Public told to report neighbors with COVID-19 as cops prepare to go house-to-house

Franco Luna - Philstar.com
Public told to report neighbors with COVID-19 as cops prepare to go house-to-house
A fully-armed police officer patrols a residential area in Barangay Mauway in Mandaluyong CIty as the barangay is placed under "total lockdown" from May 11-13, 2020.
The STAR / Michael Varcas, file

MANILA, Philippines — Police are set to conduct house-to-house operations to find COVID-19 patients under home quarantine and transfer them to isolation facilities, Interior and Local Secretary Eduardo Año said Tuesday.

This comes as police enforcement of health protocols against the coronavirus takes a page straight out of the PNP's 2018 'anti-tambay' campaign, with police looking at intensified "discipline-based ordinances" and bans on loitering, drinking, and smoking as "tools" to clamp down on quarantine violators as the agency's focus shifts to the barangay level.

READ: Police set to use 'anti-tambay' template for quarantine enforcement | WHO asks local governments to make 'better use' of quarantine facilities

"What we're going to do now is that with the help of our local governments and the Philippine National Police, we'll be going house by house and we'll be bringing positive [cases] to our COVID-19 facilities," Año said in Filipino at an online press briefing.

“To our countrymen, if you know a neighbor who is COVID-19 positive and hiding, please report them to us. This is a law, RA 11332,” Año added. 

The Mandatory Reporting of Notifiable Diseases and Health Events of Public Health Concern Act requires "reporting of a condition to local or state health authorities, as required for notifiable diseases, epidemics or public health events of public health concern". 

The law has also been used as justification to arrest people for holding protests or fo going on outreach programs during the quarantine.

RELATED: Court rejects 'non-cooperation' charge vs Bulacan relief volunteers

That same day, the Joint Task Force COVID Shield announced that it would be deploying over 300 cops, special commandos, and even soldiers to Navotas City to reinforce local police in implementing the lockdown order of the City Government.

"Our task is to contain the unnecessary movement of people and keep all residents at home except for the medical frontliners and other people who are authorized to go out," said Police Lt. Gen. Guillermo Eleazar, commander of the task force.

“Now that the government is easing quarantine restrictions to balance public health with the need to reopen the economy, we must institute measures to promote discipline and individual responsibility among our people through local legislation,” the interior secretary said.

Año is one among many public officials who pin the blame in the spread of the virus on the "discipline" and "failures" of the public despite data showing otherwise. 

READ: Gov't said Filipinos are 'pasaway' and violate quarantine, but data show otherwise | Task force: SAF a solution to Cebu City residents' 'failure' to follow health protocols

'Disiplina muna'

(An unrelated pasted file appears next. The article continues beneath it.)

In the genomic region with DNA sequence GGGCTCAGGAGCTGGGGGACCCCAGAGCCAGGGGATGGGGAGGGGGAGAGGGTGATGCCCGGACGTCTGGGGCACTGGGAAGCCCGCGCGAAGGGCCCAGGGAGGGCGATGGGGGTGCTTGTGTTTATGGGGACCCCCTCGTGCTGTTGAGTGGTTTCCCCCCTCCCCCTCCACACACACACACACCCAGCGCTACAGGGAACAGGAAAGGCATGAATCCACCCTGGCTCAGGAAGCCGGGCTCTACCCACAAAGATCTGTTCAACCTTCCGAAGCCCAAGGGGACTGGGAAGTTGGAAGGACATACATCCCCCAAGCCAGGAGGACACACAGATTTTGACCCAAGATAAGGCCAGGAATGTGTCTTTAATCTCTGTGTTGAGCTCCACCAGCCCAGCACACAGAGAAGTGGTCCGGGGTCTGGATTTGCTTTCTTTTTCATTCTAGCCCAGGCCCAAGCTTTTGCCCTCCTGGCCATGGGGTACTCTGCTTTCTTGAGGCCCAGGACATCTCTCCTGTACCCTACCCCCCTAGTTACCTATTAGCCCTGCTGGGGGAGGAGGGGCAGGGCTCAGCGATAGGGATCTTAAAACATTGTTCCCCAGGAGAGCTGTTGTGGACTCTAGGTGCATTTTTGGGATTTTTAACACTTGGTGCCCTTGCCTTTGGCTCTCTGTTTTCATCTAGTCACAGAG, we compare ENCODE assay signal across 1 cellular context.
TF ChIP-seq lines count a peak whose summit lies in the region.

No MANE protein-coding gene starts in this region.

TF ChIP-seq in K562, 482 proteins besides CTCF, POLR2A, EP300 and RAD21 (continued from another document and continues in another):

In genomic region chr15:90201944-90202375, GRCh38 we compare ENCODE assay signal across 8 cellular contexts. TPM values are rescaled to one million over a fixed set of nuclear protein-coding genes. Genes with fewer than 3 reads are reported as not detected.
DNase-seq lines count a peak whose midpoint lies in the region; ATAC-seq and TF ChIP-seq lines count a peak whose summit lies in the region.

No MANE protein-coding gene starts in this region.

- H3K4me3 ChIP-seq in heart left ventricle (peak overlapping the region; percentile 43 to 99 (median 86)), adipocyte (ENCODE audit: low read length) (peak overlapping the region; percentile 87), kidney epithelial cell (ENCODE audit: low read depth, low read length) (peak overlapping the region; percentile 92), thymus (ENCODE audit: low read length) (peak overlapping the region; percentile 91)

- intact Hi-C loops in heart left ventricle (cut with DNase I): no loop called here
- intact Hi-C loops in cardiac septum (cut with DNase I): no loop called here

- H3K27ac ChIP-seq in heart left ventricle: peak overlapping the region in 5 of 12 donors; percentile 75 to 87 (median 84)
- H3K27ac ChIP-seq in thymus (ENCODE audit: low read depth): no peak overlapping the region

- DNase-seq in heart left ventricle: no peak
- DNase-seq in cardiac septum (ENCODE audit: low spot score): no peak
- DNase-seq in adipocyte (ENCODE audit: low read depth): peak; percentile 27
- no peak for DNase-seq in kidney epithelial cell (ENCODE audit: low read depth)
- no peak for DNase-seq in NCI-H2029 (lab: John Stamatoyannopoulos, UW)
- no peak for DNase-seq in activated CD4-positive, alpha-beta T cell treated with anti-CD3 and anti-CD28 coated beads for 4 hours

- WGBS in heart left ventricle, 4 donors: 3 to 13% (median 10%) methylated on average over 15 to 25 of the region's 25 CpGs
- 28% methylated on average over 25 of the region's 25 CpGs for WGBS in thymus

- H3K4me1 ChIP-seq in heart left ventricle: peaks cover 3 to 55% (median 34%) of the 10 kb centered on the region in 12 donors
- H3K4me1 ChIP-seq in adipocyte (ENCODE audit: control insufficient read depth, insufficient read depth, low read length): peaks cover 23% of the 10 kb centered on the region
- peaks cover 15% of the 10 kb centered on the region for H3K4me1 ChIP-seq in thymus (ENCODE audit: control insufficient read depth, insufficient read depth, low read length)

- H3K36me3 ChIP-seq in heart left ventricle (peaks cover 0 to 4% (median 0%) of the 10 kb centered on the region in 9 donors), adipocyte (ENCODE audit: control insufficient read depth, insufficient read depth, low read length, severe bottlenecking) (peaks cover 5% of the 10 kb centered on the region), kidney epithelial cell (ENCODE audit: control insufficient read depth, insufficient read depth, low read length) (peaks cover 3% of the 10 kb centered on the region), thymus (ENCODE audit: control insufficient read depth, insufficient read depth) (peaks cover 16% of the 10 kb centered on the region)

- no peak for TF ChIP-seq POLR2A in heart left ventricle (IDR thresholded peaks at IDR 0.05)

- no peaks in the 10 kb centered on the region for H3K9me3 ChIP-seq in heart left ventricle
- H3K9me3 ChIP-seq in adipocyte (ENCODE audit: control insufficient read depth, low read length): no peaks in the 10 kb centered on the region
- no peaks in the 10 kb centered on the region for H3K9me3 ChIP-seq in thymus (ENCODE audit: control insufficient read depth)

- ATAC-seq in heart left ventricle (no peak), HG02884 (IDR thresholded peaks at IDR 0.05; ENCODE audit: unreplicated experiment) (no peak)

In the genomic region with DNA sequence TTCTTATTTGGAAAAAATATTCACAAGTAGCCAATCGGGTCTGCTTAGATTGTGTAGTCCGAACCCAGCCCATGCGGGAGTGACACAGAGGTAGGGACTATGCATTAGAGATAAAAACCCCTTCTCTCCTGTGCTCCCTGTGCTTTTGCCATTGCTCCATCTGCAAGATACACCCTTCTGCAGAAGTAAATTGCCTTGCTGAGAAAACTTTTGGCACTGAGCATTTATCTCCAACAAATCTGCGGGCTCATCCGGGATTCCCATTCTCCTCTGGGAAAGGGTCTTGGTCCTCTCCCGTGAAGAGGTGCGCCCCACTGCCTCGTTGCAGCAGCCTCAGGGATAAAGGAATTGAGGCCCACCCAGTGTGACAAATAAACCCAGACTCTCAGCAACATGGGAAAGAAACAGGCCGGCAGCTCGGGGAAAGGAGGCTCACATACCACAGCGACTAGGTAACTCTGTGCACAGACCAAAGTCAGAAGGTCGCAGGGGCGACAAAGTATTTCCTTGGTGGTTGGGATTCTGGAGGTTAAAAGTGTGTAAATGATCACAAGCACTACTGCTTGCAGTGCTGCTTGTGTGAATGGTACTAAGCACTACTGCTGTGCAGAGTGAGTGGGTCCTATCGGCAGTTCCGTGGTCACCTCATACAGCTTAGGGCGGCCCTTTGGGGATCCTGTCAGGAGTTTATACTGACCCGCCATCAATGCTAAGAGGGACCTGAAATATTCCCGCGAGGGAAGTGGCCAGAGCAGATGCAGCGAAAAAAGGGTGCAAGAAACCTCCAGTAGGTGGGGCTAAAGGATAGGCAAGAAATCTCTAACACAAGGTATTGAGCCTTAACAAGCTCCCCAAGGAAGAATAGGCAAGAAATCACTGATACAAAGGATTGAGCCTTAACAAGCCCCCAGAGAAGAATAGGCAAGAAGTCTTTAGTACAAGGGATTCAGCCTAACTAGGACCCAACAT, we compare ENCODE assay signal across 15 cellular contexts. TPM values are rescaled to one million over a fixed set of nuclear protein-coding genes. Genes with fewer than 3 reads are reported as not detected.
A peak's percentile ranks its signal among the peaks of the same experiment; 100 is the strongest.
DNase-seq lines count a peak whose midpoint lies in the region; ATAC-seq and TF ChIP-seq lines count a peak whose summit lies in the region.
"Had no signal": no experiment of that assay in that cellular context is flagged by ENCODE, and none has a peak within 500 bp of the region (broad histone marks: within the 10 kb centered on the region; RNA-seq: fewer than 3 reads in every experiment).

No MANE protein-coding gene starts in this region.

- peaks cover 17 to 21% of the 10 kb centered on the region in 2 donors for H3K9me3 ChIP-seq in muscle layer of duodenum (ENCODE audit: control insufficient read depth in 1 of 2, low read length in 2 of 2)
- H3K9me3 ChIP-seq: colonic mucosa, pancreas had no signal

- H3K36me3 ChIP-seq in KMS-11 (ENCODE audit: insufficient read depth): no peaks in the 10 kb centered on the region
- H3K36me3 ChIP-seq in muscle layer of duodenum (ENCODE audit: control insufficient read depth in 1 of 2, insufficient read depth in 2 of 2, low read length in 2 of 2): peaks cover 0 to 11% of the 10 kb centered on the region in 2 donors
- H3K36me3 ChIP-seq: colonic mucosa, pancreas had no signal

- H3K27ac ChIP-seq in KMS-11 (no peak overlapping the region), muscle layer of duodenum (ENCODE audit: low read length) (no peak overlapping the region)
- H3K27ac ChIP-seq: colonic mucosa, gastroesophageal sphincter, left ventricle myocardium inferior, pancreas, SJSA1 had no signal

In its statement, the interior department said the PNP would be launching a "national advocacy campaign" entitled 'Disiplina Muna.'

"The Disiplina Muna campaign is one of the DILG’s projects as Chair of the Cabinet’s Participatory Governance Cluster. It seeks to rebuild the culture of discipline among Filipinos to foster people’s participation as one of the tenets of good governance," the department said in a statement. 

According to a memorandum issued and signed by Police Gen. Archie Gamboa, the chief of the national police, the agency's commanders have been reminded to "ensure the strict implementation of laws and local ordinances through the arrest of violators such as those drinking and smoking in public places, roaming the streets without shirts, using karaoke beyond the allowed time, minors violating curfew hours, and others."

The same memorandum orders all police regional offices to "increase police visibility through optimized personnel deployment in all places of convergence."

Separate issuances have also seen the government's quarantine enforcement task force, which includes the PNP, urging local governments to craft more robust ordinances empowering barangay tanods or watchmen to more strictly enforce mandatory health protocols. 

“[The] proposal is good. It’s true that the police cannot police everyone all the time. Police can’t do it alone in making sure that all continue to follow health safety practices. Every Filipino must do his responsibility. If there’s an ordinance, it imposes a duty to obey, involves a sanction, promotes order, and benefits all,” the DILG chief said in a separate statement Tuesday.

“I encourage LGUs from provincial to barangay sanggunians to make use of their legislative power to enact ordinances on ‘discipline as the new normal’ to beat COVID-19. By instituting individual discipline, we can defeat COVID-19,” he pointed out.

Medical solutions, not military ones

In a tweet, Sen. Risa Hontiveros likened the prospect to the government's so-called war on drugs which slaughtered thousands, saying: "It's like tokhang, but for COVID."

"This may actually discourage more people from reporting their status. We need to improve home and community-based healthcare. Instead of police, what is more needed are doctors and health workers in barangays and homes. We need more, better barangay-based healthcare, not this," she added. 

READ: 'War' narrative in COVID-19 crisis fails to empower Filipinos, groups say

Hontiveros earlier called on the government to rethink its "militaristic and police-centered approach" to the virus. Advocates have long been saying that the administration continues to perpetuate misplaced militarism in a time when medical solutions are needed. 

with a report from The STAR/Emmanuel Tupas 

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